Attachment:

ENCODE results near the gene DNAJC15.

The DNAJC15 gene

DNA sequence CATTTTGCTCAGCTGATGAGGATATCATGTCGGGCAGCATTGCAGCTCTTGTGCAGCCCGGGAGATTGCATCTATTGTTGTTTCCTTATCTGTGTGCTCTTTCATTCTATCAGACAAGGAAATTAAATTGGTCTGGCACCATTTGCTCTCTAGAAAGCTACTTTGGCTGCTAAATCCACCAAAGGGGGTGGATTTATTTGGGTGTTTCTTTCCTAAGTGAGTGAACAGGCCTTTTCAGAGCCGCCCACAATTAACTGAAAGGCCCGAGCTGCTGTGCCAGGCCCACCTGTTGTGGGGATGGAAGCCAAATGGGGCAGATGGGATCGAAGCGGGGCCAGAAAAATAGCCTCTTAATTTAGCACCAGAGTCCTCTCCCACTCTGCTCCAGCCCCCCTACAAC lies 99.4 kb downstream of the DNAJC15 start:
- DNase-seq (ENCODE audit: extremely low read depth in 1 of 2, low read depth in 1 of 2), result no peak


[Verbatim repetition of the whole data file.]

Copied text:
ENCODE results near the gene DNAJC15.

The DNAJC15 gene

DNA sequence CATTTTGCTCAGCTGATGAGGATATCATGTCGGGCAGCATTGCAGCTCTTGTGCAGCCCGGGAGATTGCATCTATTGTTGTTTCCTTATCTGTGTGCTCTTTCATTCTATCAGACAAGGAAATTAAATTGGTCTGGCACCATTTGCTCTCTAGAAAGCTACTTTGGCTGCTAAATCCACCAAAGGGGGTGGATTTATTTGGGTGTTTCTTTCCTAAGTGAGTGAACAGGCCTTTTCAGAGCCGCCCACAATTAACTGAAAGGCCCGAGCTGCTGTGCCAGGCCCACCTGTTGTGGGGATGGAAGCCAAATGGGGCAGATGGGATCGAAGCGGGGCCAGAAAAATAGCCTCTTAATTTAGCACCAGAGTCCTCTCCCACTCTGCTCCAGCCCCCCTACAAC lies 99.4 kb downstream of the DNAJC15 start:
- DNase-seq (ENCODE audit: extremely low read depth in 1 of 2, low read depth in 1 of 2), result no peak